FlightHub’s Bucket List: Why you should consider hiking Mount Kilimanjaro

We all have one: a bucket list of hopeful dreams, wistful aspirations, and the ‘I’ll-do-it-someday’ adventures that begin to clutter notebooks and sit in the back of our minds, patiently waiting for us to revisit them. As the New Year begins, FlightHub wants you to reach into that bucket and commit to a project or a trip you’ve been putting off. Now is the time to get out and do the things you want to do. FlightHub’s newest bucket list adventure: Climbing Mount Kilimanjaro. FlightHub Review has spent the time combing through hundreds of reviews and blogs to give you the ultimate guide of why (and how) you should climb Mount Kilimanjaro.

Located in Tanzania on the East Coast of Africa, Mount Kilimanjaro is the largest mountain found on the African continent. Its formation is based from the congregation of 3 major volcanos that measure over 19,340ft above sea level. It generates over $20 million dollars a year in tourism alone for the country. However, due to rapid global warming the snow that covers that mountain is receding and melting rapidly, and within 20 years Mount Kilimanjaro will be snow-less. The urgency to visit the mountain is another reason why FlightHub wants to encourage you to make the visit sooner rather than later.

Things to worry about: rock slides, altitude sickness, about 10 people die each year

 Doing something like this changes your life

Like every inspiration quote says, climbing mountains is hard not only for the physical challenge that awaits you, but the mental one that can take you by surprise. Many people who’ve climbed the mountain explain that it’s the mental challenge that is the most difficult to overcome; the self-doubt, the overcoming of fears, or the mental exhaustion that ensues once you lay your head to rest at night can be overwhelming. The mountain is there to challenge you, but you need to believe in yourself in order to reach the peak. FlightHub recommends writing a compassionate note to yourself prior to your trip that keeps your motivated throughout your climb.

How to plan your trip

Climbing the designated paths up Mount Kilimanjaro can vary depending on your speed and how long you’re willing to stay on the mountain. The fastest climb on record was completed in 5 hours, but don’t expect this as an accurate way to climb to the summit. Climbs can vary between 6-7 days instead of mere hours, so plan accordingly! Seeing as all the routes lead to the Uhuru Peak, FlightHub suggests choosing a route that matches your budget, physical fitness and your timing. More established routes such as the Marangu Route allow climbers the option to sleeping in huts rather than tents.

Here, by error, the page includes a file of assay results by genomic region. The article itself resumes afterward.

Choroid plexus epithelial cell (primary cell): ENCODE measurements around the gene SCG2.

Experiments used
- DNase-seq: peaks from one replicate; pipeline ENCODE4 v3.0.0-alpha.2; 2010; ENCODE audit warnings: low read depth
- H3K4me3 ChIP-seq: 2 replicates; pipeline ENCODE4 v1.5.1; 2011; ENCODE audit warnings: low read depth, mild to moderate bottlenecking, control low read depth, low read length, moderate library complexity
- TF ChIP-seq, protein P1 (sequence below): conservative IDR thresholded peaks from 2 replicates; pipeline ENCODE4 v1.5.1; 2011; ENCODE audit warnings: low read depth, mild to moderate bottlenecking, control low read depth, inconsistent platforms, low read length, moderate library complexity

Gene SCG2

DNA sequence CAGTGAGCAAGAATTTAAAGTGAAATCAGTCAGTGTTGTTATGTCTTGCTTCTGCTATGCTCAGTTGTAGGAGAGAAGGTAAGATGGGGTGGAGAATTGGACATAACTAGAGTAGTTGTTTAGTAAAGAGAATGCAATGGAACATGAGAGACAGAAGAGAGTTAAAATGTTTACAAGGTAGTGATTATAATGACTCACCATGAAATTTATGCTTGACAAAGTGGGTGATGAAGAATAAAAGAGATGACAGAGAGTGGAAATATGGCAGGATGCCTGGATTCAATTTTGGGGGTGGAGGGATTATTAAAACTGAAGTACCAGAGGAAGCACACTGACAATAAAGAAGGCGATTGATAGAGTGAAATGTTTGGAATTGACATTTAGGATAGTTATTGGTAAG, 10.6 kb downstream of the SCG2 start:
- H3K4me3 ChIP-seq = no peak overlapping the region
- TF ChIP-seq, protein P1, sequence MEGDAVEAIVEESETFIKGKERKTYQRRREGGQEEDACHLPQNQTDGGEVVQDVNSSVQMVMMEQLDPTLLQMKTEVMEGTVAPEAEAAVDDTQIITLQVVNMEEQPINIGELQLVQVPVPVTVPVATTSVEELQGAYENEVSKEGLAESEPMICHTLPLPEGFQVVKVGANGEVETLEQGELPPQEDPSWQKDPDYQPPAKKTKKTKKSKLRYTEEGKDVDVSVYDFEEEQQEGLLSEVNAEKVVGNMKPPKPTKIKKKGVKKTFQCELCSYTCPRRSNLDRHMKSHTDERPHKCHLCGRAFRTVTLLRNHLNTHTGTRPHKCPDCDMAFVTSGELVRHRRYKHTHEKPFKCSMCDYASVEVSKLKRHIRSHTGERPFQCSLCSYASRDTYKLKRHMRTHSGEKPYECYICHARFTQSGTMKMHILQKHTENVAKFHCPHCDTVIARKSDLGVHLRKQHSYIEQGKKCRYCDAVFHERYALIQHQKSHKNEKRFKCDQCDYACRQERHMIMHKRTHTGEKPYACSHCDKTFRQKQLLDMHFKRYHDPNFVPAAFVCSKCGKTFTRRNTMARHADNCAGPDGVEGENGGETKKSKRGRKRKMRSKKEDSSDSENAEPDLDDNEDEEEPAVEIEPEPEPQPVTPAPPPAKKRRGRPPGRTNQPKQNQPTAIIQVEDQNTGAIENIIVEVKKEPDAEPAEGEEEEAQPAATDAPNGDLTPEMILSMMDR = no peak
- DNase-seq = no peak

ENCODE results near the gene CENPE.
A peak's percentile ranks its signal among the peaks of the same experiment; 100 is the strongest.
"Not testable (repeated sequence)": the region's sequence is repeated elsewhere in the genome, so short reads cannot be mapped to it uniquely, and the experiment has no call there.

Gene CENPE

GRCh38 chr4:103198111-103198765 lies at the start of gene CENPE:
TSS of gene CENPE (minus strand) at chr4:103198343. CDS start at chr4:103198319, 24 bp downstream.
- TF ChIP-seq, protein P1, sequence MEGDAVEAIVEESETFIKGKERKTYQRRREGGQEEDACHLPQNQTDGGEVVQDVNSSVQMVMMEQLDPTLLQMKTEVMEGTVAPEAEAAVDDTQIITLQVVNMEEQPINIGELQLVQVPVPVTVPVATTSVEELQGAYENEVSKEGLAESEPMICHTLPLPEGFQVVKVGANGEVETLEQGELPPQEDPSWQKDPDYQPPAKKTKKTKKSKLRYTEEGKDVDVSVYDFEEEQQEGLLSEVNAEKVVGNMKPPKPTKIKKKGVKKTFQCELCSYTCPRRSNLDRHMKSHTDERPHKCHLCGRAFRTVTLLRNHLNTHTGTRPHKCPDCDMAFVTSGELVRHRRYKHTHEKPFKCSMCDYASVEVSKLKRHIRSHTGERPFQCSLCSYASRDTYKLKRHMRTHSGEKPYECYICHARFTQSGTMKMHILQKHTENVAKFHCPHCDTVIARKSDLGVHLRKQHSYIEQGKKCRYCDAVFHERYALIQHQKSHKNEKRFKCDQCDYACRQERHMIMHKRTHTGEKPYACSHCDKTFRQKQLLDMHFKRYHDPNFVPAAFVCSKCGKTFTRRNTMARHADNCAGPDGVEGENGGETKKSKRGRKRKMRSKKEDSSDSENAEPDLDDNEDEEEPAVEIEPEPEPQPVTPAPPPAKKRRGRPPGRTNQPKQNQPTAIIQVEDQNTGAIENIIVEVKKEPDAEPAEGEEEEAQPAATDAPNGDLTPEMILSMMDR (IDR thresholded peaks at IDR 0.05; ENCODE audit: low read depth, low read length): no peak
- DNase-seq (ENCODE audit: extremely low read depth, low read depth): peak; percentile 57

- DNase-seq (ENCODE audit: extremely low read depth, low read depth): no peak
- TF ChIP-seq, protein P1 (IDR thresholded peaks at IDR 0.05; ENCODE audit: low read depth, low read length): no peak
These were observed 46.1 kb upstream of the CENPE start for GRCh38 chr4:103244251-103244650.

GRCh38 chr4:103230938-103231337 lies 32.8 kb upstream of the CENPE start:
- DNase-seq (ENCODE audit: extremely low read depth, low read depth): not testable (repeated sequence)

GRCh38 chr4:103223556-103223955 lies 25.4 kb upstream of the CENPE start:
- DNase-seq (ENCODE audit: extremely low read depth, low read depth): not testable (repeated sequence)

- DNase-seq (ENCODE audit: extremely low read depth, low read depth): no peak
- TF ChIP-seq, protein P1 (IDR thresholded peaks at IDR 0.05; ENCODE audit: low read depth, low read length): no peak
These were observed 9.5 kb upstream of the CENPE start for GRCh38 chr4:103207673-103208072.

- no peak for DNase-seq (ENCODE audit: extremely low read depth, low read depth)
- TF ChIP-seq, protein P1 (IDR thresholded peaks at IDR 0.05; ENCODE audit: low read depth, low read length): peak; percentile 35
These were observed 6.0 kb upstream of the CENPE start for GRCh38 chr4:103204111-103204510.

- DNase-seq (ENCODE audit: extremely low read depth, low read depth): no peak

Do you need to be in physical shape?

Altitude sickness is a very real concern that FlightHub doesn’t want you to underestimate. As you’re walking up the mountain, make sure you go slowly. There’s a lot of physical exertion happening so taking your time to get up the mountain is key to your success. Drinking lots of water is another way to combat altitude sickness, so make sure you keep well hydrated throughout the climb. Taking an extra day or night to acclimatize your body for the climb is another way to hike the mountain safely. If you’re unaccustomed to a physical lifestyle, some training may be needed prior to your trip.

How to pick a tour company

Though a solo-trek up the mountain may be for some, it isn’t for others. When deciding to climb the mountain choose a tour company that takes the time to explain their procedures, has knowledgeable staff and properly outlined itineraries. Ask about meals, how their porters and guides organize their trips, and if additional support is offered. Most tour companies and hotels at the base of the mountain offer gear for you to rent while climbing the summit. FlightHub recommends renting very warm sleeping bag (it’s better to be too hot than too cold, as temperatures can reach below -20°C to -30° at night.

Reaching the Summit

As exhilarated you may be for finally reaching the top, FlightHub suggests that you allow yourself a more introspective cheer rather than a super physical one. Take the time to reflect on the accomplishment you’ve just achieved rather than jump for joy (and inevitably getting sick on the way back down).

Leave a Reply

Your email address will not be published.